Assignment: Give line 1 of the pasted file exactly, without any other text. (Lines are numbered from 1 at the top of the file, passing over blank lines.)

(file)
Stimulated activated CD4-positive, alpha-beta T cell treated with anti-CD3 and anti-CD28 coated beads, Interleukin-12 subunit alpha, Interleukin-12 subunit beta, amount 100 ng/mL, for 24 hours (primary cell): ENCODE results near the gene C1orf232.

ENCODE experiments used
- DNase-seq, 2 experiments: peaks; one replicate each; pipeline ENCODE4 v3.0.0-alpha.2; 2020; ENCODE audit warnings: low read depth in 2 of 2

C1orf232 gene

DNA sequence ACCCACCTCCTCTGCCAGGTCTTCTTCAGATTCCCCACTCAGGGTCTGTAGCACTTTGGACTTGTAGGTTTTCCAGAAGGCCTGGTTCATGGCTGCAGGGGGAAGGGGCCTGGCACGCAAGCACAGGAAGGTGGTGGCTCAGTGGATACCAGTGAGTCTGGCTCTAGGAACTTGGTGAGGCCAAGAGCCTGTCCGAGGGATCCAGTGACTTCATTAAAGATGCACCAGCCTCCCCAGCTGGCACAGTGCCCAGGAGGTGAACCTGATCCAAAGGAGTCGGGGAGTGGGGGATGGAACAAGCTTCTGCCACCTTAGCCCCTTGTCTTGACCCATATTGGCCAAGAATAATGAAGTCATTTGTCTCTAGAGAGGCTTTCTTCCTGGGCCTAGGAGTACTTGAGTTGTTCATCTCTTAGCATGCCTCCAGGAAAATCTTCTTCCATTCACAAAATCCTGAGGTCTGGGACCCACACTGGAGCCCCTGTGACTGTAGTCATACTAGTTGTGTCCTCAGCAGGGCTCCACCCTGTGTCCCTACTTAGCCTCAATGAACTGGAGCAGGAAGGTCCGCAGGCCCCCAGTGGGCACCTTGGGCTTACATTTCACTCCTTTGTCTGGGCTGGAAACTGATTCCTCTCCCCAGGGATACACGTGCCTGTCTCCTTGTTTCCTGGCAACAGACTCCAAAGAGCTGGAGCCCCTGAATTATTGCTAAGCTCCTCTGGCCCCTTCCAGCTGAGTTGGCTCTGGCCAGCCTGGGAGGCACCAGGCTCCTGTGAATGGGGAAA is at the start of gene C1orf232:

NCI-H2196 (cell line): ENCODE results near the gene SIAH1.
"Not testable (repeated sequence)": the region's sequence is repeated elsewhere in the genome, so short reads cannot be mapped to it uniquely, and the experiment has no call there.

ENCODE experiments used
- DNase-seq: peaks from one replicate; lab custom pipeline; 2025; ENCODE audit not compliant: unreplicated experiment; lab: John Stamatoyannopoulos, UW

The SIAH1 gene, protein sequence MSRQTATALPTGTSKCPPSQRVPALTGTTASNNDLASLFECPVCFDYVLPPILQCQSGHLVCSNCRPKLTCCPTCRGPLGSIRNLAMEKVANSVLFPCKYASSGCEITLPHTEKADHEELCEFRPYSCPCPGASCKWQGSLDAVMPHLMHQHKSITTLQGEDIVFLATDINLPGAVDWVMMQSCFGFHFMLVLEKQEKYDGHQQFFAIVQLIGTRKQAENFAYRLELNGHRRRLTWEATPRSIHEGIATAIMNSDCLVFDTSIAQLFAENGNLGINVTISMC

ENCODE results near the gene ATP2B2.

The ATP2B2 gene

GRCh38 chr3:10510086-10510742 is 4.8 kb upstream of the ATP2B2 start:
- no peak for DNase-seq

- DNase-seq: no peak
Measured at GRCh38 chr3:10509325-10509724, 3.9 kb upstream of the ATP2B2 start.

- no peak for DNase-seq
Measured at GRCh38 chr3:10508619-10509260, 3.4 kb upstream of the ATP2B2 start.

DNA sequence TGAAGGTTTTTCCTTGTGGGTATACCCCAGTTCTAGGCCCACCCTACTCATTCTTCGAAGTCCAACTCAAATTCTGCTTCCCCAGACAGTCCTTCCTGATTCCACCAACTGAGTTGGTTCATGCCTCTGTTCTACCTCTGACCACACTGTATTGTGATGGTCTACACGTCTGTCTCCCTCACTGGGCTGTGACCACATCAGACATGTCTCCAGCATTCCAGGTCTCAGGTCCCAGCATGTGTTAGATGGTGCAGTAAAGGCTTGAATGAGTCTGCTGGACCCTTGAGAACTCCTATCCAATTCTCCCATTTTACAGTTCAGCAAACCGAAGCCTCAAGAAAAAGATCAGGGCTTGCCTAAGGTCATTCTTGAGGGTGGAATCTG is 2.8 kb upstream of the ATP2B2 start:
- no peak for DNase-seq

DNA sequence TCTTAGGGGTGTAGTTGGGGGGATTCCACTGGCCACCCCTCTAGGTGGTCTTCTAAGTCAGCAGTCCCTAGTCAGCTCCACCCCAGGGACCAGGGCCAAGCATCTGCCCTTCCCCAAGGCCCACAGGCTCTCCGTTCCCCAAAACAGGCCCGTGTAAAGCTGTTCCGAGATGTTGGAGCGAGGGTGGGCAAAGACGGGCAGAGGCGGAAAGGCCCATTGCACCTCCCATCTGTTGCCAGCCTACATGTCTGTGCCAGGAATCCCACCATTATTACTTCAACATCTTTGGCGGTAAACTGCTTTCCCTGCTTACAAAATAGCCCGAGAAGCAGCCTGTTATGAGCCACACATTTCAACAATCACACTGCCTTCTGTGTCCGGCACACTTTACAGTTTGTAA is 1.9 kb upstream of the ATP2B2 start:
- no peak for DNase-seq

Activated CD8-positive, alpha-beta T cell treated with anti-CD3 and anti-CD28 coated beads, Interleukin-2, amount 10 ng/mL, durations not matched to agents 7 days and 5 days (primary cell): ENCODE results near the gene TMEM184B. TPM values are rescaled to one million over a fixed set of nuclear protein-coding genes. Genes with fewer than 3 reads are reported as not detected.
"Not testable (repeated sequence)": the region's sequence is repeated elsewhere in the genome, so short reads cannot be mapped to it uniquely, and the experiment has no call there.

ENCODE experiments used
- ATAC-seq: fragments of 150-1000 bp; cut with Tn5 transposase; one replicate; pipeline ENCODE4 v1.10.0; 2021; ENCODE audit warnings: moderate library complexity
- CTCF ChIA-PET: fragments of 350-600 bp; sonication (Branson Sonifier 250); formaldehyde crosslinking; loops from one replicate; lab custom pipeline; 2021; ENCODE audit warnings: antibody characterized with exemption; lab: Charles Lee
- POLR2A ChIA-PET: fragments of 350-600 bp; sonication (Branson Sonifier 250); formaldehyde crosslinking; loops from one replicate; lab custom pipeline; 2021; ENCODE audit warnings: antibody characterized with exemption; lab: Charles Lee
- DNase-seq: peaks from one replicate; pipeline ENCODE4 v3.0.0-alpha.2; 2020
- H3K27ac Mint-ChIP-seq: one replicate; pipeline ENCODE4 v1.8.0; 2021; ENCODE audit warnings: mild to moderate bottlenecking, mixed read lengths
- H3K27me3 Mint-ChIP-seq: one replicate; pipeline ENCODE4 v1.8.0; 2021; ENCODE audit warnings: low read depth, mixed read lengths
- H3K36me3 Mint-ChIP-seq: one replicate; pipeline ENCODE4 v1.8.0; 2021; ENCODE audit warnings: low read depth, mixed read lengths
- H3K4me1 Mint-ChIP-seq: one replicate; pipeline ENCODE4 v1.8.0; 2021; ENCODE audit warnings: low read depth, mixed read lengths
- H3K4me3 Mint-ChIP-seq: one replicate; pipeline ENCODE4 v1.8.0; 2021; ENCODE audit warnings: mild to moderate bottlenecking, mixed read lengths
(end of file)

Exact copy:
Stimulated activated CD4-positive, alpha-beta T cell treated with anti-CD3 and anti-CD28 coated beads, Interleukin-12 subunit alpha, Interleukin-12 subunit beta, amount 100 ng/mL, for 24 hours (primary cell): ENCODE results near the gene C1orf232.